The Feud Lives On: Cadillac and Lincoln
Lincoln and Cadillac have been at each other's throats for almost 100 years.
The Hatfields and McCoys have nothing on these car-making combatants, which were—incredibly—fathered by the same man: automotive pioneer Henry M. Leland.
There are few longer-running rivalries in any arena. Every chrome-plated haymaker was met with a whitewalled counterpunch, all in a bid to gain an ever-greater share of the American luxury-car market they dominated.
At least, that was the case during the Motor City's golden age. The past five decades have exacted their toll on two of America's most storied brands.
But at this year's New York auto show, it suddenly seemed like 1959 again.
Cadillac with its CT6 and Lincoln with its Continental concept were the toast of Broadway—or at least the talk of the auto journalist rabble hoofing it around the Javits Center during the show's media days.
Both are full-size sedans, a long-familiar battleground for the brands. And though both cars promise luxury, they're going about it in decidedly different ways. Quiet and elegant vs. athletic and prestige-seeking. Game on, again.
"For us, quiet luxury is around elegance, it's around effortless power, and it's around a serenity, a calmness, and a relaxing nature," Ford CEO Mark Fields said at the reveal of the Continental Concept, a car he stressed was very close to a production-ready vehicle. "A full-size luxury sedan usually connotes the epitome of the brand, and for where we are in the journey right now with Lincoln, this represents the flagship."
I had a chance to luxuriate in the back of the Lincoln Continental concept, and although features such as the champagne chiller and pop-up tablet holder are fluff we're unlikely to see in a production car, I picked up on the quiet luxury vibe that Fields and Lincoln president Kumar Galhotra were laying down. The seats were plush and posh, and you can adjust them 30 ways to Sunday. No, really, the Continental features patented 30-way seats. You want your left leg more elevated than your right? Yeah, it can do that. The cabin is thick with top-shelf materials, and the vehicle is equipped with a multitude of high-tech options and safety nannies, many of which are already deployed on today's Lincolns. "Technology not for the sake of technology, but technology to help our customers every day," Galhotra said of the car's feature set.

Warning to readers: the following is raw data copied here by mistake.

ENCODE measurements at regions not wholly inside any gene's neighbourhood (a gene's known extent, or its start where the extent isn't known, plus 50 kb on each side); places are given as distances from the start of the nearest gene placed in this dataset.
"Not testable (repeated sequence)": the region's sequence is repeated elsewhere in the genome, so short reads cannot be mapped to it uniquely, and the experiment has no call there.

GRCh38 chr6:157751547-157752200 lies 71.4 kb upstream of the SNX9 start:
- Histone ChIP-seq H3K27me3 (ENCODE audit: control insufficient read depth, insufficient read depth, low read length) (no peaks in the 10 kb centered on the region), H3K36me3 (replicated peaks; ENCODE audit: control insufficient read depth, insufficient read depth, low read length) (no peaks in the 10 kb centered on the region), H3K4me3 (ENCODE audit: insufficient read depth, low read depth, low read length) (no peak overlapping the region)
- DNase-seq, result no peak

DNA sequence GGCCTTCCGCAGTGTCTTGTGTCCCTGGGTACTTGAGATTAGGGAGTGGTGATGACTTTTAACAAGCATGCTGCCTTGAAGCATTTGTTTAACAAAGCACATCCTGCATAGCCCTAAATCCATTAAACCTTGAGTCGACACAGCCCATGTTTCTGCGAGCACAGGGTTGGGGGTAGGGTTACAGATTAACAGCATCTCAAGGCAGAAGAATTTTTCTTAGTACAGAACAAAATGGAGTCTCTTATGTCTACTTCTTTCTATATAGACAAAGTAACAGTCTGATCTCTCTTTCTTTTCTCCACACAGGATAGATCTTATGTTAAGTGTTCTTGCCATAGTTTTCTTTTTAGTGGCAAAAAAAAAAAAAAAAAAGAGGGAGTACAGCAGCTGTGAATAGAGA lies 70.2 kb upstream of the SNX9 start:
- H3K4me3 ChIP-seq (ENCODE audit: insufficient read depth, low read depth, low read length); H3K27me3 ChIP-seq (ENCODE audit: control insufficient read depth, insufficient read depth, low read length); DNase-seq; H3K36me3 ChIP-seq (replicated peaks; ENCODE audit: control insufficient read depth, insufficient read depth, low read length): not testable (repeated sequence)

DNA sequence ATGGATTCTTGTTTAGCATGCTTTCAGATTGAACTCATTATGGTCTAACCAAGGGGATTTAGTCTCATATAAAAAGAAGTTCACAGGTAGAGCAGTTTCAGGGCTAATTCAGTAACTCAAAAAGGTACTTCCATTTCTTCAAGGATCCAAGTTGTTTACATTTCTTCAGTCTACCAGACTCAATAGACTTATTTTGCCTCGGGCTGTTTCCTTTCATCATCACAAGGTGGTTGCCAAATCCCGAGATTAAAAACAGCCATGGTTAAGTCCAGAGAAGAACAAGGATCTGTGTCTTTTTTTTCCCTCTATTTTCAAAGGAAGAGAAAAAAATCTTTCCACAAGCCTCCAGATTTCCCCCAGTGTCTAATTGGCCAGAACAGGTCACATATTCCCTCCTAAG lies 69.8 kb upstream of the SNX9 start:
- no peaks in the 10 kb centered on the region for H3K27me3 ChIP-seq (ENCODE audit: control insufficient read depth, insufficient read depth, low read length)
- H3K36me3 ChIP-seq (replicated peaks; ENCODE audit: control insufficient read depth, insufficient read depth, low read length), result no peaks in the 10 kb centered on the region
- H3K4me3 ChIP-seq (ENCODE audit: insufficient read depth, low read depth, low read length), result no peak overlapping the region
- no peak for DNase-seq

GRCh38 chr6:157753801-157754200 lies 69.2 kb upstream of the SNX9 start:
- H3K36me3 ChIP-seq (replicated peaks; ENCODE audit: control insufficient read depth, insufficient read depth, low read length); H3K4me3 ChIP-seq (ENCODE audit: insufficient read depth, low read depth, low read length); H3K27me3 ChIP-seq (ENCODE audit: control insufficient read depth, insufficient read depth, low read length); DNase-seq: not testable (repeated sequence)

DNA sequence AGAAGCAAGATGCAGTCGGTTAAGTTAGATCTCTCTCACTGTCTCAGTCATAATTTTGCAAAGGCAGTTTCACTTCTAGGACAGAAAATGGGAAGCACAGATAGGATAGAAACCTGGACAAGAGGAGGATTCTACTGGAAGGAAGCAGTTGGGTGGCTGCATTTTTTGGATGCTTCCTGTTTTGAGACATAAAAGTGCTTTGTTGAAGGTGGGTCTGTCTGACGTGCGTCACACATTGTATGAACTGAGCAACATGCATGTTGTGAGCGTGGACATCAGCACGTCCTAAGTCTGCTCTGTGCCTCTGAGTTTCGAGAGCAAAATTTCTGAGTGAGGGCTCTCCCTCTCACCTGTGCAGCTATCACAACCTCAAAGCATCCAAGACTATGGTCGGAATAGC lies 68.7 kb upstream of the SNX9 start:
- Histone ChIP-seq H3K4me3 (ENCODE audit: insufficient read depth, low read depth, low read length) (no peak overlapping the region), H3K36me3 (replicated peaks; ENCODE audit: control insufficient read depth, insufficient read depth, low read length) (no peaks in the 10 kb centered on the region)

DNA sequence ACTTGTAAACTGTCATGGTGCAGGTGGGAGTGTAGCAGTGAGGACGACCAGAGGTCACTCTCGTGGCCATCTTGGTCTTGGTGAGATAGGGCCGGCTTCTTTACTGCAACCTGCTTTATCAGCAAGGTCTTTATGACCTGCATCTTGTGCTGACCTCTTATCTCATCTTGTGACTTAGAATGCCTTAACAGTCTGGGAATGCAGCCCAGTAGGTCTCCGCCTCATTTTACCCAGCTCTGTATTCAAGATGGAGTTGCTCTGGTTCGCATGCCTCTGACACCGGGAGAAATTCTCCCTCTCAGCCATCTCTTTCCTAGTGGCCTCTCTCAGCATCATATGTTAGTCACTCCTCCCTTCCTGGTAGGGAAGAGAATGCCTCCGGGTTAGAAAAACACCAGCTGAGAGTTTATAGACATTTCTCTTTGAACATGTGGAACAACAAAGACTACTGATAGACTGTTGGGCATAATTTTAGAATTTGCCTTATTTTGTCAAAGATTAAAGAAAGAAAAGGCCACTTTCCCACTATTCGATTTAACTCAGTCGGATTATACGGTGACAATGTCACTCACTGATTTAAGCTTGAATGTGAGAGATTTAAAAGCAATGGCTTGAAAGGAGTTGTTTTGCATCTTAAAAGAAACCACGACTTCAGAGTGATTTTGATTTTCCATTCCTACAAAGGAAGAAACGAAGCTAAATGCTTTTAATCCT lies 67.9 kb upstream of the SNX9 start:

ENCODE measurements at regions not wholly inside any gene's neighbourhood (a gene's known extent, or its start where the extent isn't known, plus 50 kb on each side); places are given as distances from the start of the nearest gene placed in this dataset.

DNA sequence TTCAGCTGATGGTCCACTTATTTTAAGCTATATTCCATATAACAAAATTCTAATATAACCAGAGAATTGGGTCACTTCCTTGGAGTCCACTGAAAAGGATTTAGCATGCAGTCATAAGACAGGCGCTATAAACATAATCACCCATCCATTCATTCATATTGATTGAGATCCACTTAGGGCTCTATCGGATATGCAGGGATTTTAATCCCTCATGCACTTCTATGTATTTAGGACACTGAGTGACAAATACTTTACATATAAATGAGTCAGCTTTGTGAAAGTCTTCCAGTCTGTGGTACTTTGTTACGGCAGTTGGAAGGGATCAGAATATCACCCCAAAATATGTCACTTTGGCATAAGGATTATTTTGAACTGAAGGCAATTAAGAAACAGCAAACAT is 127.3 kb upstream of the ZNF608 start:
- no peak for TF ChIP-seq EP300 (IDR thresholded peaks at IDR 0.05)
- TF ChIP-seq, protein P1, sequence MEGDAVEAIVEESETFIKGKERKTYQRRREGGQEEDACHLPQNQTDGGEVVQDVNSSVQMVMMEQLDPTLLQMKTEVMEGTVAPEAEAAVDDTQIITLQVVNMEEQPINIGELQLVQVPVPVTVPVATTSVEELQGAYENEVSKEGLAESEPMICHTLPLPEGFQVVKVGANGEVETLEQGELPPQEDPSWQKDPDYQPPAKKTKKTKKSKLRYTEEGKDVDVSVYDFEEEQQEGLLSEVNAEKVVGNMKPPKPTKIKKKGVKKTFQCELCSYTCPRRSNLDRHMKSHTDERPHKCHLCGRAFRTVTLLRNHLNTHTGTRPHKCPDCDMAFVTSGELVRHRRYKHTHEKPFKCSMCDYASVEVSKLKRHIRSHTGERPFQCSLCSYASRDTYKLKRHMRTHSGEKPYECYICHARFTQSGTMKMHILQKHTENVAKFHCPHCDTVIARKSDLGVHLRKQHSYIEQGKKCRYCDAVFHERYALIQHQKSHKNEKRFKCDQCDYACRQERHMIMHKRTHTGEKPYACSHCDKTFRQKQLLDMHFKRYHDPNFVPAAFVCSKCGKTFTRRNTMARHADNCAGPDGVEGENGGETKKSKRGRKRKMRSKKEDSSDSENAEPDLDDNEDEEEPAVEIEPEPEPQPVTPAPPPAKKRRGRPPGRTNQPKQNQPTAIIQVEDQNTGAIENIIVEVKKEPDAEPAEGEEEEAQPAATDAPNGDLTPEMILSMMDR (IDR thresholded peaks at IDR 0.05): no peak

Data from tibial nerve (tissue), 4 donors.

Outside, the Lincoln Continental concept looks stately and refined, with a gleaming new chrome grille. It looks more than a little like … a Bentley. Bentley's chief designer Luc Donckerwolke thought so, and he lit up Lincoln design director David Woodhouse on Facebook, letting him know Bentley tooling was available if Lincoln wanted it. Cold-blooded. Who owns the Continental name again?
There has been lots of kvetching over the chassis the Lincoln Continental production car will be built from—likely a version of the same front-wheel-drive platform that underpins the Taurus and MKS (it'll probably be stretched and may come standard with all-wheel drive). And there's only one engine so far: a 3.0-liter EcoBoost V-6 that will be exclusive to Lincoln. But Galhotra made it clearer than the crystal champagne glasses in the back seat that the Continental is not aiming to rip around canyons.
"We understand that there is a luxury segment out there that is looking for really aggressive machines," Galhotra said, "but we also hear from a very large number of luxury customers who are looking for something very different. They're looking for elegant, beautiful, quiet luxury experiences."
That's no doubt just fine with Cadillac president Johan de Nysschen, who rolled out his vision of what the 2016 Cadillac CT6 sedan represents for the brand. Even better, he got to do it in New York, Cadillac's new home base.
"The CT6 strikes a true luxury proportion, but it's so much more. It's also unmistakably a Cadillac, which means it's a driver's car. The CT6 will be the lightest and most agile car in the class of top-level large luxury sedans."
Unlike Lincoln, which has been searching for an identity, Cadillac has been forging its path for more than a decade now through its Art & Science design theme and its rampaging, rear-drive V-Series cars. The CT6 completes a trio of vehicles that now appears poised to take on the BMW 3, 5, and 7 Series and others, with base models, sporty variants, and mean, monster V versions of the ATS, CTS, and (maybe) CT6.
Of course, you can't talk about either brand without mentioning the C-word: China. Fields made no bones about Lincoln's Chinese aspirations, and Cadillac has clambered aboard the Beijing bandwagon as well. What type of newly defined American luxury will the Chinese prefer? The answer to that question will go a long way toward determining which brand will thrive. For now, we're just happy to see them at each other's throats again.